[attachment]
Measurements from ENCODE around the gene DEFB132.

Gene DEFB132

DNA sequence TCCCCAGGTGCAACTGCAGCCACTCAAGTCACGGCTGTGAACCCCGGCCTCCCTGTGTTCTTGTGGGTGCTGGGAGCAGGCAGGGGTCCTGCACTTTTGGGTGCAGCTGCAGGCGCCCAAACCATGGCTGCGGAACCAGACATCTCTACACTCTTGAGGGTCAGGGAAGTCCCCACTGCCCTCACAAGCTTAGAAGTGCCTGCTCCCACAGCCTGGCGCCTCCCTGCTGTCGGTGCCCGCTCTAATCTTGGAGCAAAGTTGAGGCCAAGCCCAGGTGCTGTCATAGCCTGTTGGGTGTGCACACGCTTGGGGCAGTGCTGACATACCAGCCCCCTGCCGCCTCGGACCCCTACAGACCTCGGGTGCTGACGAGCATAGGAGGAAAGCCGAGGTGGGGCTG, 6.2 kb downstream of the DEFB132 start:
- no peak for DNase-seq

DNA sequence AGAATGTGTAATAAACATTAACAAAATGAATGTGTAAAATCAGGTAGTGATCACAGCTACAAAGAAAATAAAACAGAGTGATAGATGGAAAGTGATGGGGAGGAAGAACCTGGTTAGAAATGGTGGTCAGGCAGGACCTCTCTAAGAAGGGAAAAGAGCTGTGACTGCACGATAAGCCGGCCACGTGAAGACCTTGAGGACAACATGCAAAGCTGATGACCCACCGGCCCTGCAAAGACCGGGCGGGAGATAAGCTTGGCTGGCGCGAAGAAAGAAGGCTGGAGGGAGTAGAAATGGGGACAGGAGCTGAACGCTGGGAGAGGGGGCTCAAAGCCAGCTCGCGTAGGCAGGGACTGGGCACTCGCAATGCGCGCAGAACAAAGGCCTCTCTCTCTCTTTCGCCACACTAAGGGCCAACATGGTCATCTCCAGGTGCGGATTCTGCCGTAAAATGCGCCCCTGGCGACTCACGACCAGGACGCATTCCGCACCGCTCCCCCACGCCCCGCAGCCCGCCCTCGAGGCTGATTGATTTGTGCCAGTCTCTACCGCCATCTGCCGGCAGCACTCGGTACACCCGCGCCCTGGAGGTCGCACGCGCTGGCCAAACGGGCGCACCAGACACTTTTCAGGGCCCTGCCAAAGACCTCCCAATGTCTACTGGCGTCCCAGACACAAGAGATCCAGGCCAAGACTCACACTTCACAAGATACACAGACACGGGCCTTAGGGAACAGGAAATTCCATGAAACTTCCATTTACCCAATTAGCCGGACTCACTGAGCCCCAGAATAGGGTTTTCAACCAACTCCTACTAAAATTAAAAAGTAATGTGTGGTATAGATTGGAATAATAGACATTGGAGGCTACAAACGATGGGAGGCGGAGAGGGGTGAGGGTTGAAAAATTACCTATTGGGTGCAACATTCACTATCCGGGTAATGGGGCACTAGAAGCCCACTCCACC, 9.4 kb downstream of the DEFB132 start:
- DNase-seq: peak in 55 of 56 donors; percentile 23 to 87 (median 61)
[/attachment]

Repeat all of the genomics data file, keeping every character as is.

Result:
Measurements from ENCODE around the gene DEFB132.

Gene DEFB132

DNA sequence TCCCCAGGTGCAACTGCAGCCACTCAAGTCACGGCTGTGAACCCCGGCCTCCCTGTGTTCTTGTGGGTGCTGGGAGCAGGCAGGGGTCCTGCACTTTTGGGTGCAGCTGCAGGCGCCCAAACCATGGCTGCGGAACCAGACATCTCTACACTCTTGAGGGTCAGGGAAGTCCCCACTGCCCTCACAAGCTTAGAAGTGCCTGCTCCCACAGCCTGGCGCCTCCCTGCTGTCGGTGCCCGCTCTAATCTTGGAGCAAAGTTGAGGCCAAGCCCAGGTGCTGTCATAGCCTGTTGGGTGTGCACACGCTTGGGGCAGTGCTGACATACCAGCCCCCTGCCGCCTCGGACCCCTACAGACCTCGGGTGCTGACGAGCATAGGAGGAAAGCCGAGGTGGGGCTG, 6.2 kb downstream of the DEFB132 start:
- no peak for DNase-seq

DNA sequence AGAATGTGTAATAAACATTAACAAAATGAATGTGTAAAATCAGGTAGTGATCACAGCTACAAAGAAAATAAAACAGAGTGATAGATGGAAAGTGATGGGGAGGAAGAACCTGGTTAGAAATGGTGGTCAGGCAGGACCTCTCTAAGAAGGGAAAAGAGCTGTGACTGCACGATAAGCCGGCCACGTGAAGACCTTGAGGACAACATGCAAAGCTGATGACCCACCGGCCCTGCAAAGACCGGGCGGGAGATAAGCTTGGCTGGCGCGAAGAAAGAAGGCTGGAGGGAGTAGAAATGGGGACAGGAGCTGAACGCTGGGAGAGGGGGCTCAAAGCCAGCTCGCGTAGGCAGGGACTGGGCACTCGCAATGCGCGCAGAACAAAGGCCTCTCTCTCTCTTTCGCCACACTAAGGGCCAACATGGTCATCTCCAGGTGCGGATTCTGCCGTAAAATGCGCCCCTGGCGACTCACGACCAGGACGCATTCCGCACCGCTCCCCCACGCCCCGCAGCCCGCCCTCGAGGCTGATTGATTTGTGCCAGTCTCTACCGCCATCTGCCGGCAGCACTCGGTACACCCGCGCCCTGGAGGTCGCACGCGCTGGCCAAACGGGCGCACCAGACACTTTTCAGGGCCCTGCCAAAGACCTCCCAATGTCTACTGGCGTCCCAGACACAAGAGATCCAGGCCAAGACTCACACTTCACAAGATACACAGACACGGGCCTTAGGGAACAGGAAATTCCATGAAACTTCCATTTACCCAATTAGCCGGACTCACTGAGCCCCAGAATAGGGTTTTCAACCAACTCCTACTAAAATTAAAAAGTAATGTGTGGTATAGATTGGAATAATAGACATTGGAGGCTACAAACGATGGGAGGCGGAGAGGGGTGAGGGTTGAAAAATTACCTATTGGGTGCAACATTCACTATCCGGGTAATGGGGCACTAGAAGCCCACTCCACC, 9.4 kb downstream of the DEFB132 start:
- DNase-seq: peak in 55 of 56 donors; percentile 23 to 87 (median 61)